In general, if the financial support is provided by the university, international students will be in a better position. For example, at Harvard, where more than two-thirds of students receive some kind of kind of assistance, the financial aid policies are the same for US and foreign citizens. All aid is needs-based, and admissions decisions are not affected by applications for financial assistance. The university factors in additional expenses for international students in meeting each family’s demonstrated need. It is worth finding out the options available, given that Harvard’s annual fees may reach $72,400.
An EU citizen studying in another member state cannot be asked to pay higher course fees than a domestic student.
Regarding state support, the position is more complex. An EU citizen studying in another member state cannot be asked to pay higher course fees than a domestic student, which means they are entitled to the same government funding for tuition fees as the country’s nationals. However, this does not apply to areas such as student loans, where the rules vary from country to country. In certain countries, students have to rely on bank loans, which can be difficult to obtain without an income.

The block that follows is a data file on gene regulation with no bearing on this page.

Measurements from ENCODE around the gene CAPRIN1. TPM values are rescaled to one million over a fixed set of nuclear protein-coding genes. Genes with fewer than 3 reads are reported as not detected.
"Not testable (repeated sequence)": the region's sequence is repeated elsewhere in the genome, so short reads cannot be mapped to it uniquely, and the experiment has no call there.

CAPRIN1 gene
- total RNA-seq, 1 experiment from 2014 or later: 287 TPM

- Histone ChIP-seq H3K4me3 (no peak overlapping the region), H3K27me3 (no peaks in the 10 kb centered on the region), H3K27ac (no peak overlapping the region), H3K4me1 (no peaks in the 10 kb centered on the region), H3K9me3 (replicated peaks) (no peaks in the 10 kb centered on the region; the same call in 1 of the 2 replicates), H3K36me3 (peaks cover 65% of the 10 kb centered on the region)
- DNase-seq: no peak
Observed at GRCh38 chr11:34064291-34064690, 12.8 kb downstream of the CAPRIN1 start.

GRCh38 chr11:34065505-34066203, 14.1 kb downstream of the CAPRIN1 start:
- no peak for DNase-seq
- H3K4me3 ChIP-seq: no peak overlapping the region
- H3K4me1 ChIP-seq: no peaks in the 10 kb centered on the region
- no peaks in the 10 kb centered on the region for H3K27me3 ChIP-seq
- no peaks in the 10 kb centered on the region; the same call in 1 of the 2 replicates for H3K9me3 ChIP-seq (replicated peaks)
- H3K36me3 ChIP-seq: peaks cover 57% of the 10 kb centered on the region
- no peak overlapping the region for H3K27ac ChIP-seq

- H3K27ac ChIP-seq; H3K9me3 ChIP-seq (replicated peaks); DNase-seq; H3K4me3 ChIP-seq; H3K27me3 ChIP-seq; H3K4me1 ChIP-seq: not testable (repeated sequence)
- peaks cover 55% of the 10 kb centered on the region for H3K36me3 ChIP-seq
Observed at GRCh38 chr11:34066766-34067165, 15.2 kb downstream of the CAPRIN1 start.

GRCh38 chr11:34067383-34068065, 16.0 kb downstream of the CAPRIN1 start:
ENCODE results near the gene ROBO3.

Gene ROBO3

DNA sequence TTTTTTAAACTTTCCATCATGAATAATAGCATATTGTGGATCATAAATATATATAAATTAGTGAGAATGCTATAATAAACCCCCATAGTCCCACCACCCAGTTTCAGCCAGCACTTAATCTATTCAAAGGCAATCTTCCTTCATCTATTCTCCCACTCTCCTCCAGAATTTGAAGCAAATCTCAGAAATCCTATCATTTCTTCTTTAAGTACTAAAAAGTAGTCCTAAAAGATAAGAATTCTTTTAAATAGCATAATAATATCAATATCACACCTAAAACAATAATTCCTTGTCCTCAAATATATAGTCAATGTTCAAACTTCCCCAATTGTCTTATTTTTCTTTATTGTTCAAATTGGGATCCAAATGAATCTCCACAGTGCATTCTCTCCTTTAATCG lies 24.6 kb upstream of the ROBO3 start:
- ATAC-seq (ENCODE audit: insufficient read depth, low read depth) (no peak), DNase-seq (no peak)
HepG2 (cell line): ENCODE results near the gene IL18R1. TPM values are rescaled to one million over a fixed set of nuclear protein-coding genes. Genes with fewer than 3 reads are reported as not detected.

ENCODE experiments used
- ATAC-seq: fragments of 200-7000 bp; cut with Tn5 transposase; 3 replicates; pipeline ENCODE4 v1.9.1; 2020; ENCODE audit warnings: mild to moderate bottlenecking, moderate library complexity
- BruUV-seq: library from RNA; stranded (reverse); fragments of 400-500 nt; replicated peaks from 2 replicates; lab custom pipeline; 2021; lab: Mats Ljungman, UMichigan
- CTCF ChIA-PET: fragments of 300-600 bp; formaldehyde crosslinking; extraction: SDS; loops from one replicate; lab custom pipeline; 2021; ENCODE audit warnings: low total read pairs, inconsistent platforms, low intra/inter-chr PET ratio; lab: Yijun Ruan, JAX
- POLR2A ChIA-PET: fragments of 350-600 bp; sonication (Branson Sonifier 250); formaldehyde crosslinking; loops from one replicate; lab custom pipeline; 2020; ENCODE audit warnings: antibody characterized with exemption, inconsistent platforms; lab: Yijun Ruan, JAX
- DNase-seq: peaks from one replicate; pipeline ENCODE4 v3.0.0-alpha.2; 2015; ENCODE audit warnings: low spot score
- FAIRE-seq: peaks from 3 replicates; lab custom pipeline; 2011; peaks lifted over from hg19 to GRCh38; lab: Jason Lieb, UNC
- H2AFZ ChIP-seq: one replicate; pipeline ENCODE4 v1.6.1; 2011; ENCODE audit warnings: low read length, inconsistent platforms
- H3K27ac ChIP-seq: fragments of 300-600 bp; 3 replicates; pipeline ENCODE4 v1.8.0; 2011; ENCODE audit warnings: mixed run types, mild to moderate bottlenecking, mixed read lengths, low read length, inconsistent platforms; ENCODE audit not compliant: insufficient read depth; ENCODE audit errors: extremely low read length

The Luxembourg state offers grants and loans (CEDIES) to students abroad, with aid paid in two instalments per year. This assistance is also available to children of cross-border commuters working in the grand duchy.
Students in non-EU countries may not be entitled to state help at all, so foreign students may pay more than domestic students, and parents may have to pay all the course fees as well as the costs of board and lodging. It may also be advisable for students to seek part-time work to help pay for their day-to-day living costs.
Encourage foreign study ‘lite’
A cheaper option might be a foreign study scheme offered by the University of Luxembourg, which has links with various leading institutions across Europe, including Kings College London and the University of Montpellier in France. This may involve students participating in joint research projects or spending a certain amount of time studying at the partner institution. Either way, it can offer a taste of life as an international student at a lower cost.
The Erasmus programme – a vast exchange programme in which most major European universities participate – is another option. More than 4,000 students use the scheme each season, spending three, six or 12 months at the partner university, which enables them to experience study abroad, but at a reduced cost.